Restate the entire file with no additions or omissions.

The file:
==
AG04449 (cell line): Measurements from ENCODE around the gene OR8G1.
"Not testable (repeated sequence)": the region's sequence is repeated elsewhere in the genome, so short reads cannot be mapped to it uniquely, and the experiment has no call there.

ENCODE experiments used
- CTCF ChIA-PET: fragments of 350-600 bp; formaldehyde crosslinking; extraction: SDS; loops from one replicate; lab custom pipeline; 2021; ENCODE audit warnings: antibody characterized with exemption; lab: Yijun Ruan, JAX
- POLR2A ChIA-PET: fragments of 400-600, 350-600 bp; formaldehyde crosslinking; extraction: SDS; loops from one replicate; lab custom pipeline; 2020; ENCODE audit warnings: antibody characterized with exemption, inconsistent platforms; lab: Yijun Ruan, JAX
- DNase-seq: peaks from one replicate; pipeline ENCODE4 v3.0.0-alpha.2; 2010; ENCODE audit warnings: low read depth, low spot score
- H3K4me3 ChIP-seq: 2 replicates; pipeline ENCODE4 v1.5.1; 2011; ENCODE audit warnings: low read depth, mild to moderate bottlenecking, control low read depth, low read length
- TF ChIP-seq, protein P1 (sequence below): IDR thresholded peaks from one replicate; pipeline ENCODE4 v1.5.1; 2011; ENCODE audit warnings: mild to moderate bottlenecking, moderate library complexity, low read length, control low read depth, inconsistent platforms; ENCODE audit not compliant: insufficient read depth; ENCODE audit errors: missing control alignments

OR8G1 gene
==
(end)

AG04449 (cell line): Measurements from ENCODE around the gene OR8G1.
"Not testable (repeated sequence)": the region's sequence is repeated elsewhere in the genome, so short reads cannot be mapped to it uniquely, and the experiment has no call there.

ENCODE experiments used
- CTCF ChIA-PET: fragments of 350-600 bp; formaldehyde crosslinking; extraction: SDS; loops from one replicate; lab custom pipeline; 2021; ENCODE audit warnings: antibody characterized with exemption; lab: Yijun Ruan, JAX
- POLR2A ChIA-PET: fragments of 400-600, 350-600 bp; formaldehyde crosslinking; extraction: SDS; loops from one replicate; lab custom pipeline; 2020; ENCODE audit warnings: antibody characterized with exemption, inconsistent platforms; lab: Yijun Ruan, JAX
- DNase-seq: peaks from one replicate; pipeline ENCODE4 v3.0.0-alpha.2; 2010; ENCODE audit warnings: low read depth, low spot score
- H3K4me3 ChIP-seq: 2 replicates; pipeline ENCODE4 v1.5.1; 2011; ENCODE audit warnings: low read depth, mild to moderate bottlenecking, control low read depth, low read length
- TF ChIP-seq, protein P1 (sequence below): IDR thresholded peaks from one replicate; pipeline ENCODE4 v1.5.1; 2011; ENCODE audit warnings: mild to moderate bottlenecking, moderate library complexity, low read length, control low read depth, inconsistent platforms; ENCODE audit not compliant: insufficient read depth; ENCODE audit errors: missing control alignments

OR8G1 gene